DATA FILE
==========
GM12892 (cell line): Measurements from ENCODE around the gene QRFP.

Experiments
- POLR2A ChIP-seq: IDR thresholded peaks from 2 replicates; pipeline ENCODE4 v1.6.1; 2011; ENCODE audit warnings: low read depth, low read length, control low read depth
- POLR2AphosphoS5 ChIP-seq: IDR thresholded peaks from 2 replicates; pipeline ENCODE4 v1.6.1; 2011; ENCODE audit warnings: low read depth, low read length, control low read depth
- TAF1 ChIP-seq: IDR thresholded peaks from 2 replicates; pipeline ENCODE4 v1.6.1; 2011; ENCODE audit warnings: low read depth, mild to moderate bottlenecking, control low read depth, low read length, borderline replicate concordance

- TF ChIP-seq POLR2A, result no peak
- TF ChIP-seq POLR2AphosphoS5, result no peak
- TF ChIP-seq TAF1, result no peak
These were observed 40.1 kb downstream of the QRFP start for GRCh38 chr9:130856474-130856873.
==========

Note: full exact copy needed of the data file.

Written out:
GM12892 (cell line): Measurements from ENCODE around the gene QRFP.

Experiments
- POLR2A ChIP-seq: IDR thresholded peaks from 2 replicates; pipeline ENCODE4 v1.6.1; 2011; ENCODE audit warnings: low read depth, low read length, control low read depth
- POLR2AphosphoS5 ChIP-seq: IDR thresholded peaks from 2 replicates; pipeline ENCODE4 v1.6.1; 2011; ENCODE audit warnings: low read depth, low read length, control low read depth
- TAF1 ChIP-seq: IDR thresholded peaks from 2 replicates; pipeline ENCODE4 v1.6.1; 2011; ENCODE audit warnings: low read depth, mild to moderate bottlenecking, control low read depth, low read length, borderline replicate concordance

- TF ChIP-seq POLR2A, result no peak
- TF ChIP-seq POLR2AphosphoS5, result no peak
- TF ChIP-seq TAF1, result no peak
These were observed 40.1 kb downstream of the QRFP start for GRCh38 chr9:130856474-130856873.